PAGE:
Sunday, September 18, 2011

Citizen Out - A Novel by Marie Crist

The Citizen Chronicles: Citizen Out: A Novel. Marie Crist. Reaction Press. July 2011. 276 pp. paperback. ISBN #: 9780983580904.

Citizen Out opens with a ghastly scene, a predator spying a group of little girls, picturing what he could possibly do with one of them, and then choosing who will be his willing, in his sick mind, partner. The plan is to enjoy her even up to the moments of her death. It's a breath-stopping scene and makes the reader disgusted and then horrified - that is until the mind-jolting second when the perpetrator is hit in the neck with a death-dealing knife. A sigh of relief pervades the reader's being, for this death is preferable to the suffering an otherwise innocent young girl would have endured prior to her death and her family's devastating reaction.

Sound implausible? Not. For in spite of Amber alerts and vigilant neighbor watches, etc., little girls and boys are being abducted, abused, tortured and sometimes murdered, leaving behind scars and grieving beyond description. This is a fictional story that could become reality, a group of citizens who are highly trained, globally connected, and motivated to stop each "mark" as the perps are called before each devastating crime begins, not after.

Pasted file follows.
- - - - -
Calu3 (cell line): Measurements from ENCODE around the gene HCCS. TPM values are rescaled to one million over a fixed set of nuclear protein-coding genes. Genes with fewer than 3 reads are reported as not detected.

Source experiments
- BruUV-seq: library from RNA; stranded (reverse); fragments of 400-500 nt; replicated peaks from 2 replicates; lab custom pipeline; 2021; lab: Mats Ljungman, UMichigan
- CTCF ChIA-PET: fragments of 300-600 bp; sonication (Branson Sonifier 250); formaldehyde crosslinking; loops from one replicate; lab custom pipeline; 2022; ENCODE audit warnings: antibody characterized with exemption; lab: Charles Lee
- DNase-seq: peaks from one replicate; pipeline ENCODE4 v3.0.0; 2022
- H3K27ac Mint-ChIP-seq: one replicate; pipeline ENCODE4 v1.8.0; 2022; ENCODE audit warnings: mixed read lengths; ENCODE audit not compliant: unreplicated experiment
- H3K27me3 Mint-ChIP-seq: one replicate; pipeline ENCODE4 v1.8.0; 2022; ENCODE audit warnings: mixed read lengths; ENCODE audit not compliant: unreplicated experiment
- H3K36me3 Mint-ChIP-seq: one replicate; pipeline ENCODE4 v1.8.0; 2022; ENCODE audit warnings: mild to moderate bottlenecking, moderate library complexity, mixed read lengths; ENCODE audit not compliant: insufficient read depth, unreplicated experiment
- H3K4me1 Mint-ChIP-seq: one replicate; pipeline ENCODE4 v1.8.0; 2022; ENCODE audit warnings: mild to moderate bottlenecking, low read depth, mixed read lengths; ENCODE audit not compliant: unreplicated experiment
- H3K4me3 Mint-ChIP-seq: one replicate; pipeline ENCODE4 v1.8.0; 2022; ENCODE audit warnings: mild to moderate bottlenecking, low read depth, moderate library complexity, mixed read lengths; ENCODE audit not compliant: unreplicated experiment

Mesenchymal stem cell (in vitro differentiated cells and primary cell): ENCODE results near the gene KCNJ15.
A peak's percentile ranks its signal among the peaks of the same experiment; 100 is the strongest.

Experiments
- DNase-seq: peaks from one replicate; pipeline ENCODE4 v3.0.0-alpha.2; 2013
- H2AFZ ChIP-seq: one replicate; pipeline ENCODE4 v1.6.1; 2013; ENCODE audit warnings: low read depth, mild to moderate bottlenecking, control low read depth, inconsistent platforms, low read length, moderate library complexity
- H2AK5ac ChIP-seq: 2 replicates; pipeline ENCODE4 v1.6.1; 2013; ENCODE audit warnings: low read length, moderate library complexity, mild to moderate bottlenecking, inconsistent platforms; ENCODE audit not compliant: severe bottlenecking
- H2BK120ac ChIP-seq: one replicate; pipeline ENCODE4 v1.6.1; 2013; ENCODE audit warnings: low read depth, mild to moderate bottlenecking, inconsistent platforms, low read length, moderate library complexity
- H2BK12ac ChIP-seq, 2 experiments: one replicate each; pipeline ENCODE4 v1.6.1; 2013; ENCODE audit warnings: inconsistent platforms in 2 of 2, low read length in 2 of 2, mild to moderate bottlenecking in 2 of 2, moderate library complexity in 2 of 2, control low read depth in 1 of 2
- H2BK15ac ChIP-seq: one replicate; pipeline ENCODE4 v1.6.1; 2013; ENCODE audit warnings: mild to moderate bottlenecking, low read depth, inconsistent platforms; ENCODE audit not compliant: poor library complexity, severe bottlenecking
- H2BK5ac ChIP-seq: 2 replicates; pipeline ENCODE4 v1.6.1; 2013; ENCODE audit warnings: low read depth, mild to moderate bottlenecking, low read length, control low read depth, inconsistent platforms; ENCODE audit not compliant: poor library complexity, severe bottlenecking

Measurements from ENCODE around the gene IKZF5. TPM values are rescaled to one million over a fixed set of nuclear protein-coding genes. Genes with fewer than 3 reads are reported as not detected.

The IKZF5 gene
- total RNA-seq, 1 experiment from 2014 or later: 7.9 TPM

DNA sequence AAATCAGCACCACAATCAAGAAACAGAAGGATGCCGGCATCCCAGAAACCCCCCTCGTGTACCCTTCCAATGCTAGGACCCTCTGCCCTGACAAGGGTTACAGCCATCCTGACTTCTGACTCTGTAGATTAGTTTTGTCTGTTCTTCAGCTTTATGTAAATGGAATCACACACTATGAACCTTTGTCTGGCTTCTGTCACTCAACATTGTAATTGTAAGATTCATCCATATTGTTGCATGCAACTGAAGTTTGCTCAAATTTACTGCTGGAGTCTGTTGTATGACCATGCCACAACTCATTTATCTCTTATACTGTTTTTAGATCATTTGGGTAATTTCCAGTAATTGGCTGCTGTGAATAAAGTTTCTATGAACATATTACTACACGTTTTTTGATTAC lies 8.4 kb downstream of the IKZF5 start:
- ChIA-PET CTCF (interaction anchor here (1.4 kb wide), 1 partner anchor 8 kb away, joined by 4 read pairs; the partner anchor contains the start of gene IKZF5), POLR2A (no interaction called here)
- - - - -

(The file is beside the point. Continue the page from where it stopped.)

Kevin and Celeste are one team of this team of citizens with a lovely family and a good marriage. In fact, it's the one point in this book that was rather annoying, not that they were happy but the way the author expresses dialogue is very stilted and almost artificial, plainly unnatural. The point is obviously this juxtaposition of happy family versus the sickos destroying families but it needs to be more relaxed and normal. Anyway, several plot lines now begin to follow.

The first is Kevin and Celeste managing their schedule as they work for this company behind the citizens, the second the method of seeking and gaining new recruits in the characters of Seth and Veronica, and the third is some rather public figures and hoods involved in the marketing of children.

The message is very clear, the scenes in part are riveting. Finally, there is one unplanned event that changes everything at the end of the novel, which leaves the reader assured of another tale in these chronicles. In spite of many construction flaws, this is a novel that leaves readers with a multitude of disturbing but vital thoughts, feelings, and questions, with possible acceptable and perhaps not so welcome answers flitting through the former. Unique and significant issue presented in novel form for sure!

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